Many buyers and sellers of immovable property are not aware that their transaction may fall within the domain of the Competition Commission (the Commission) requiring the approval of the competition authorities prior to implementation thereof. Failure to notify the details of a property disposal in certain circumstances may have harsh monetary consequences for both parties to a transaction.
In terms of the Competition Act, 1998, a notification is required if:
(1) the transaction constitutes a merger; and
(2) meets the threshold of assets and turnover requirements set by the Minister of Trade and Industry in conjunction with the Commission.
Section 12 of the Competition Act defines a merger as occurring when "one or more firms directly or indirectly acquire or establish direct or indirect control over the whole or part of the business of another firm." Furthermore, a merger may be achieved in any manner, including through the purchase or lease of shares, an interest or assets of the other firm in question.
It has become established law that certain immovable property may constitute "the whole or part of a business" for the purposes of merger control. For instance, the purchase of commercial property comprising lettable space may be construed as part of a business (letting enterprise). Where the purchaser is an existing player in the property market, the transaction may even raise competition concerns if the purchaser already owns property in the same geographic area.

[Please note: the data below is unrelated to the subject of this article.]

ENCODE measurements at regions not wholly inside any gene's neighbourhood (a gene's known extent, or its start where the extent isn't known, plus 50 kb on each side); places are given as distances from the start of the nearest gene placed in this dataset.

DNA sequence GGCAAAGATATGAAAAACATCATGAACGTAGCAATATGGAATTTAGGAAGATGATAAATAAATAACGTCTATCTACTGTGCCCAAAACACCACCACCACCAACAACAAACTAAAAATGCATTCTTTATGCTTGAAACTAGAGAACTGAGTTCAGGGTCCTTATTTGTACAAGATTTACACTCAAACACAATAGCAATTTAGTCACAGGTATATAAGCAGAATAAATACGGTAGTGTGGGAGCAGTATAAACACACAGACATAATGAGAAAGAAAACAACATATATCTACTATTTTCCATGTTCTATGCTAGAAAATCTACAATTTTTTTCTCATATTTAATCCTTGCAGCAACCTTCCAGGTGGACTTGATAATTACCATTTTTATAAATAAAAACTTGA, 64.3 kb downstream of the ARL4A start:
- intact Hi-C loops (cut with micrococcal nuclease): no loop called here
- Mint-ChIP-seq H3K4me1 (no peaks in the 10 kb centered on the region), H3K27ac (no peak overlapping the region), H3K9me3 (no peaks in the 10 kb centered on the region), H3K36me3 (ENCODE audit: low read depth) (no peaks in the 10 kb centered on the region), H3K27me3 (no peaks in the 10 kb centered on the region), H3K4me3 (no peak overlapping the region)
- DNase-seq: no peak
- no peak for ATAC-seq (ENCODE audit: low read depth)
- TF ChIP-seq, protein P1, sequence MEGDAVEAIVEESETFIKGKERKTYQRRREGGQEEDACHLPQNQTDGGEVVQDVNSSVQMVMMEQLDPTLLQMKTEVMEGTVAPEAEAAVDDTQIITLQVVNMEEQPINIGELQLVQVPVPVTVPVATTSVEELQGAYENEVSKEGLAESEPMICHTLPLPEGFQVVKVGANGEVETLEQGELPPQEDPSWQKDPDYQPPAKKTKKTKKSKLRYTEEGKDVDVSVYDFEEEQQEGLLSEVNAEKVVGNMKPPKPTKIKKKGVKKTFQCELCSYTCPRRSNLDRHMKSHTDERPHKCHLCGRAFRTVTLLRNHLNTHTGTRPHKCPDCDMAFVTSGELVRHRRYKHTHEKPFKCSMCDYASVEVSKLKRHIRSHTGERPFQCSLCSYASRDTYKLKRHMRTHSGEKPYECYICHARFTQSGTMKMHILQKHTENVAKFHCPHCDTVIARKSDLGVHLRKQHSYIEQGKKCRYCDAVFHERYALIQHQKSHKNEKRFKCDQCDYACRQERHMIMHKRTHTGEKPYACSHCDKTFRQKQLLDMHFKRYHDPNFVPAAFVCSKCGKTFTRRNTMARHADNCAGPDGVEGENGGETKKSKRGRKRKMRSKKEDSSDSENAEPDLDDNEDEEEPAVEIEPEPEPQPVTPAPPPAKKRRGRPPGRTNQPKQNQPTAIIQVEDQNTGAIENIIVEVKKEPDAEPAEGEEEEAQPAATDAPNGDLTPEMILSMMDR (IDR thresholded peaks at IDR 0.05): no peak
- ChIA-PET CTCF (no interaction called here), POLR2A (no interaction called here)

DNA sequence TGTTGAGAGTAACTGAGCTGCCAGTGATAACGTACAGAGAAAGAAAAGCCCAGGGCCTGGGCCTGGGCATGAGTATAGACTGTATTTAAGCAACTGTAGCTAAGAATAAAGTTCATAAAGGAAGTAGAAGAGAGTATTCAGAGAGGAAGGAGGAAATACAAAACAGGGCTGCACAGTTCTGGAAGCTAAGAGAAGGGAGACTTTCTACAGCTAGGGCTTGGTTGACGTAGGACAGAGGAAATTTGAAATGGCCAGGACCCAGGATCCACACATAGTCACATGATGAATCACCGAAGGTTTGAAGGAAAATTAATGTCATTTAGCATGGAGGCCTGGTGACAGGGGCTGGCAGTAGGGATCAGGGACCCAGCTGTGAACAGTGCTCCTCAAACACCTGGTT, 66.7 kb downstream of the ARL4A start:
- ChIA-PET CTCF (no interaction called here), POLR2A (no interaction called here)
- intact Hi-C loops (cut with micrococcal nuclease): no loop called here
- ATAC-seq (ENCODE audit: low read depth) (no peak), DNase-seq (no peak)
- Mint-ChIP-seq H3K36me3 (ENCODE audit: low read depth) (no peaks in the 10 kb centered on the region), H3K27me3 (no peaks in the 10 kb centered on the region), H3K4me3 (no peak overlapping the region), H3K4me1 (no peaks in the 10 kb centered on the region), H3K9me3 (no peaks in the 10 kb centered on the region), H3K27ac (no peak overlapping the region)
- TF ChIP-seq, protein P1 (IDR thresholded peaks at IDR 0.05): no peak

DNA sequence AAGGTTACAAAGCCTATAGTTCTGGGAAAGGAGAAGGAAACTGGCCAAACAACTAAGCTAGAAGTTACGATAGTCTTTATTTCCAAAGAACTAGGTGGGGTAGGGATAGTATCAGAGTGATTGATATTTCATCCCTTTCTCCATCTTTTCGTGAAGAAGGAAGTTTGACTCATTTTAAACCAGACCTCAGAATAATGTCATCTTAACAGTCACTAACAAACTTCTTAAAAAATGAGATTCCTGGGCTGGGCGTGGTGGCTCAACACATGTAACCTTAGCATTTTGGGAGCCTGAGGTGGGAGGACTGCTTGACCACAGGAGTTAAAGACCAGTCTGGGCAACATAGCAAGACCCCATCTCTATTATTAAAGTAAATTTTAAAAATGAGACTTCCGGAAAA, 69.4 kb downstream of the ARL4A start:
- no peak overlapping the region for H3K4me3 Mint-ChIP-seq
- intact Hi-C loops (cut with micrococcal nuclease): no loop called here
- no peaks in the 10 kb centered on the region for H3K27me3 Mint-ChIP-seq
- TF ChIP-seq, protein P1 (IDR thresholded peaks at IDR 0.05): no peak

Only so-called intermediate and large mergers require compulsory notification and approval before implementation thereof. To be classified as an intermediate merger, the following thresholds are to be met:
- The asset value of, or annual turnover attributable to the property being transferred, as recorded in financial statements for the preceding financial year must meet or exceed R30 million; and
- The amount above, when combined with the asset value or annual turnover (which ever is the highest) of the purchaser, meets or exceeds R200 million.
The Commission requires a filing fee in regard to intermediate and large mergers of R75 000 and R250 000 respectively.
The transaction may not be implemented unless and until approval is obtained. As this can take upwards of three months, one needs to take this delay into account at the outset of the transaction. It is not necessary to have a signed sale agreement in place before notifying and if time is of the essence, a memorandum of understanding or even a letter of intention is sufficient grounds to file a merger and "start the clock". However, the filing fee would typically not be reimbursed in the event of the parties failing to subsequently consummate the deed of sale.
The penalty fee for failing to comply with this legislation is a maximum of 10% of turnover. This penalty could be imposed on both the target and acquiring parties. In addition, the Commission could order the transaction to be unwound where the merger is found to substantially prevent or lessen competition. This may lead to unintended consequences that could severely prejudice both purchasers and mortgagees that financed the transaction.
It is thus vital for all parties in a commercial property transaction to take heed of this legislation and not to assume that it does not apply to them. Where the sale of the property constitutes "the whole or part of a business", clients should also consider the effect of such transactions on any employees in terms of section 197 of the Labour Relations Act 66 of 1995.
Simóne Franks and Chris Charter